“Jon is the most bad ass investment banker you’ll ever meet. I got to know him after college when I moved back to the Chicagoland area. Jon and I immediately connected over a mutual love of similar artist, musicians and designers. Throughout the last few years Jon has been there as a constant source of support to me and an awesome example of what friendship should look like. Jon recently moved a block away from our studio in the West Loop, Chicago and we’re all pumped to have him as the newest addition to our neighborhood. I’m thrilled to introduce him to you today and hope you have the opportunity to meet in person before you die.” -Jacob Fulton
1. First off, congrats on your new spot in the West Loop! Welcome to the neighborhood, where should we go to eat?
Thank you, it’s good to be here. As some might say, it’s about darn time. In regards to food, anywhere but my place - unless you want cereal and yogurt.
2. People may not know this but you’ve mentored a number of folks – primarily high school students – over the years. Who were/are some of your mentors?
I’ve certainly been blessed by several mentors over the years. Some have shaped my life spiritually and personally while others have shaped it professionally. One of the things I’ve come to realize through it all is that these opportunities come in all shapes and sizes and often arrive in ways I least expect. To this end, I’ve tried to become increasingly aware of the chances to mentor as well as to be mentored and have found that some of the greatest opportunities to teach are also some of the greatest chances to learn (or relearn).
3. How did you end up in the industry that you work in?
I graduated from a small liberal arts college about 10 years ago where I played soccer and was incredibly active with various leadership roles on campus. I studied pre-law and was dead set on going straight to law school upon graduation but couldn’t get in to save my life due to a below-than-average LSAT score. Consequently, I sought advice and took a job with a startup investment firm out of Chicago.
I now work at another startup where a few friends and I decided to leave more lucrative positions to join a mentor and attempt to build something totally from scratch. We have worked diligently at the onset here to design financial products with specific purposes and the end investor in mind – a stark contrast to our experiences on Wall Street.
4. Which designers/artists inspire you most and why?
I appreciate consistency, authenticity and accessibility. I need to trust the people and the process. I also appreciate an artist’s unique ability to navigate the tension that results in producing something both new and timeless. In my mind this can take shape through the artist’s story, his or her process, or both. I appreciate specific and meaningful purpose in this way. Ultimately for me though, I need to be able to know and engage with the brand. Relationships trump most everything in my book.
There are several makers and artists who do these things well in my opinion. More recent favorites include: Oak Street Bootmakers, Billy Reid, Imogene + Willie, Justin Townes Earle, Shinola, Andrew Belle, Sleeping At Last, Otis James, Judah & the Lion, Tyler Sjostrom, Apache Relay, the Alabama Shakesand of course, yours truly Bare & Hatchet.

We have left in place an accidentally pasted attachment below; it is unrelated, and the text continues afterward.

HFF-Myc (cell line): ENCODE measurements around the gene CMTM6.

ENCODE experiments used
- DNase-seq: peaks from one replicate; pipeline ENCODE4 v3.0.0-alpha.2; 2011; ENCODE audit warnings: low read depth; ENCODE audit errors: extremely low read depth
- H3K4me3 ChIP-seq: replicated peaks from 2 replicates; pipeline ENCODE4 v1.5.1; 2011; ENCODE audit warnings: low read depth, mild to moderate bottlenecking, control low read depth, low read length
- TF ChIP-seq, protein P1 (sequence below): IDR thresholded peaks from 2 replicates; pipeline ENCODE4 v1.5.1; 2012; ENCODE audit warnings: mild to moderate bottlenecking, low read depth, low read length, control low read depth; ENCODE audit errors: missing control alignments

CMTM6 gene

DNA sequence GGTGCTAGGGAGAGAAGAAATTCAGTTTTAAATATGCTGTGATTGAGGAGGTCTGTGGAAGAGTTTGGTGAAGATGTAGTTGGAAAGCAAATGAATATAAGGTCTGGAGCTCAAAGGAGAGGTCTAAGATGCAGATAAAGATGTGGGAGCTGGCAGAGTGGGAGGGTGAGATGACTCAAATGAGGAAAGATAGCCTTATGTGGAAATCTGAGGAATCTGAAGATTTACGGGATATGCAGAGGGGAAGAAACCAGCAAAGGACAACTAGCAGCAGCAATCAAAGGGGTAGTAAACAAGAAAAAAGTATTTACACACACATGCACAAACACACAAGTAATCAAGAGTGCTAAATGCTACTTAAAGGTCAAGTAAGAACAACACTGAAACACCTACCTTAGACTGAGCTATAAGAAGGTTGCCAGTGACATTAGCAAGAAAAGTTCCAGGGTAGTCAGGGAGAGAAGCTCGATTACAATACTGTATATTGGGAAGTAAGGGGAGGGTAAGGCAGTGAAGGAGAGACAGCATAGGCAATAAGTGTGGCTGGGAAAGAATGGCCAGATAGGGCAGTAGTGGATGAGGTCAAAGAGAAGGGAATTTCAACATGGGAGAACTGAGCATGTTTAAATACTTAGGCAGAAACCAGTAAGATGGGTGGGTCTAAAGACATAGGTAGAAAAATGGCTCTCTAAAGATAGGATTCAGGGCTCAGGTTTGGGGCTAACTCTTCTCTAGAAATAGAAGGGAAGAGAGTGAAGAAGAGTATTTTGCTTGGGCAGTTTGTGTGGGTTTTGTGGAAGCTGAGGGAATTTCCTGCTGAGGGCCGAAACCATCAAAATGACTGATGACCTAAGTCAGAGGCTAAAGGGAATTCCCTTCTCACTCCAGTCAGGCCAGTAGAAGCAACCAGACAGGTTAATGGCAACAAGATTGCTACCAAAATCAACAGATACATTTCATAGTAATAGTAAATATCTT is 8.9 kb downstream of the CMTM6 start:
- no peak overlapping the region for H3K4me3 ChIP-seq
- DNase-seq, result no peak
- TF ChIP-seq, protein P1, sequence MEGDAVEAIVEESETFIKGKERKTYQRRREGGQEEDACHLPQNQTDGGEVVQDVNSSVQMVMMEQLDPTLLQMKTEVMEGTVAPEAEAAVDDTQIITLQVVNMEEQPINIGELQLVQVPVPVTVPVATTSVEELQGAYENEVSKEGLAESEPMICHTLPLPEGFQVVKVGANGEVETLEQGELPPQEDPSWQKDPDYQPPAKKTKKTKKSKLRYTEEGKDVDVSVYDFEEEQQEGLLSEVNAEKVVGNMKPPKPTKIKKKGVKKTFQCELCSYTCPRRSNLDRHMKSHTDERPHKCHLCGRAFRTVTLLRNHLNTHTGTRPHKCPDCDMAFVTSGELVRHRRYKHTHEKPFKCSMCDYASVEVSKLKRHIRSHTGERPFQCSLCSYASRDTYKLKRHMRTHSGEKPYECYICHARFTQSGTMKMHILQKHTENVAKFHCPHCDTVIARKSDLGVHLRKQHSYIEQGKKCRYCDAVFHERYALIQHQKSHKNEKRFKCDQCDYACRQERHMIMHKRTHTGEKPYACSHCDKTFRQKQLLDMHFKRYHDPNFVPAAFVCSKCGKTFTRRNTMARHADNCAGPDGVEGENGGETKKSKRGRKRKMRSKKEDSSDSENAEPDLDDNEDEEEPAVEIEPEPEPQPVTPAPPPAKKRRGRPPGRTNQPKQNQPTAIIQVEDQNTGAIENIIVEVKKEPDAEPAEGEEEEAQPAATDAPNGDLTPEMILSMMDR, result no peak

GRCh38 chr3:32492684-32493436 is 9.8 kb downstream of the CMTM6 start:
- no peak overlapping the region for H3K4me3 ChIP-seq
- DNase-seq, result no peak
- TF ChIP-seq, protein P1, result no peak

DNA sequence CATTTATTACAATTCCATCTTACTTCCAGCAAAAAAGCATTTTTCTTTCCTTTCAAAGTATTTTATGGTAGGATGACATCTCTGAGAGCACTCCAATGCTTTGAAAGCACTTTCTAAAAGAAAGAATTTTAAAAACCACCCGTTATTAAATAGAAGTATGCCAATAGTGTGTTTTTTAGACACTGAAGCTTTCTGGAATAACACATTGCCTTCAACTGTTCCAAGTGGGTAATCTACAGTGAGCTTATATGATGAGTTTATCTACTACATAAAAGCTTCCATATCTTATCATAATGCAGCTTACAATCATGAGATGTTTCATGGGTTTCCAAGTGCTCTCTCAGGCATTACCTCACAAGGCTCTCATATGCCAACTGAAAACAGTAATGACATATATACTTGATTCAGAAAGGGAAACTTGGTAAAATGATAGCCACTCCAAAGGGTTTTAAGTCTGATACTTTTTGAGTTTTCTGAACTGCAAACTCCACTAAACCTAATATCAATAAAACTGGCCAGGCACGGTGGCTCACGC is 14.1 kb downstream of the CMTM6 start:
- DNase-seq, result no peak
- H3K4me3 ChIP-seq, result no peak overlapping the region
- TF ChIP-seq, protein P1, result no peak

5. If you had one wish from the preverbal genie, what would you ask for?
A clean tattoo or two (or three), a cure for diabetes and another shot at Heartbreak Hill in Boston (all in a single wish).
6. What’s the first thing you think about when you get up in the morning?
Who and what can I impact most greatly today (usually on a post-it next to my bed).
7. Where will Jon Aagaard be in 10 years?
I hope to be somewhere that uniquely combines my heart and experiences. I say “somewhere” instead of a specific vocation or location for two reasons. First, I’ve learned no matter how much I try to plan or perfect, I am not in control. Second, and as we all know, this game of life can be more about the collective journey than it can be about a specific destination. Ultimately, because I’m never the smartest guy in the room, I think my road will pivot primarily on the basis of relationship. I hope to enable, develop and strategize with creators and makers via my experience and heart.
8. If you were forced to wear one outfit for the rest of your life what would you have on?
Head to toe? Detroit Tigers ball cap, a clean pair of eye glasses, a t-shirt and leather jacket, denim and a broken-in pair of boots.
9. If you were able to pick a theme song that played every time you walked through the door, what would it be?
Shine a Light, the Rolling Stones
10. Any Last Words?
Sure do! Foremost, I’m beyond flattered to be chatting with ole B&H here. I vividly recall sitting with you Jake, as you talked and whiteboarded about this idea in an abandoned warehouse in Wheaton (I believe a skateboarding video was playing in the background). I remember your initial sketches around various products, the first B&H studio - your bow and arrow and the number of events you hosted there. I recall your avid support and encouragement of other artists, specifically a young and squirrely Judah and the Lion. I remember the first photo shoots.. our trips to Nashville to meet with other makers.. the list could go on and on.. You’ve accomplished a lot in short order Jake. And it really has been a special event to be a part of.
Interview & Photo by: Jacob Fulton